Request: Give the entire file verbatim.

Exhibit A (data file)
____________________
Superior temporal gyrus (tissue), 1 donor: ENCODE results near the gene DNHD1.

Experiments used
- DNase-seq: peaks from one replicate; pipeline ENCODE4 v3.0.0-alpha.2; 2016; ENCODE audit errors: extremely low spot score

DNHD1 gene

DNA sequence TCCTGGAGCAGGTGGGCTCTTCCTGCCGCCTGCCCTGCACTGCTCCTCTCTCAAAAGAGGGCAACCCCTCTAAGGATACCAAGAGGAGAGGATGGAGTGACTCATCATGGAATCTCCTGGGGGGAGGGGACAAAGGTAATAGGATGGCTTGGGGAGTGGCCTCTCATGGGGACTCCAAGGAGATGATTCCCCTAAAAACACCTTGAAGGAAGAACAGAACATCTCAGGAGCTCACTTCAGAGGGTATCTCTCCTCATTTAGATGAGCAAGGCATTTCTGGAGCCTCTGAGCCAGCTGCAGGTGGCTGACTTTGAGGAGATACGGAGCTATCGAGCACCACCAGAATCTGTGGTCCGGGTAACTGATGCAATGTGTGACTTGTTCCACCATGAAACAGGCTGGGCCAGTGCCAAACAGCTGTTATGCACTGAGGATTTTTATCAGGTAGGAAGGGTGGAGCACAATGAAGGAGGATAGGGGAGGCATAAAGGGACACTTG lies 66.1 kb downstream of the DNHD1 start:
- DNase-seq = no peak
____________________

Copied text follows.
Superior temporal gyrus (tissue), 1 donor: ENCODE results near the gene DNHD1.

Experiments used
- DNase-seq: peaks from one replicate; pipeline ENCODE4 v3.0.0-alpha.2; 2016; ENCODE audit errors: extremely low spot score

DNHD1 gene

DNA sequence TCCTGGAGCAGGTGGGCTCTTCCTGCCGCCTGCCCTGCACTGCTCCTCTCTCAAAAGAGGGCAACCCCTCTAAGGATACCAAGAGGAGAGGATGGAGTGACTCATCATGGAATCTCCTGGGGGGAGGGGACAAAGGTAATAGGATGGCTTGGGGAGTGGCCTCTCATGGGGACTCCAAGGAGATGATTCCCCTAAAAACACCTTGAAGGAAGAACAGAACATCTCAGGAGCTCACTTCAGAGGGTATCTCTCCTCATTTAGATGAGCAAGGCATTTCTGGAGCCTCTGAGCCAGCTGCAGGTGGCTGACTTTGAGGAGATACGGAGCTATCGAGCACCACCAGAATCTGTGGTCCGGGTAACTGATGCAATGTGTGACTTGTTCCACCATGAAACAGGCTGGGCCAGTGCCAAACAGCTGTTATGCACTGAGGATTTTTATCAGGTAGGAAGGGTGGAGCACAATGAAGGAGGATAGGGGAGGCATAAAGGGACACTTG lies 66.1 kb downstream of the DNHD1 start:
- DNase-seq = no peak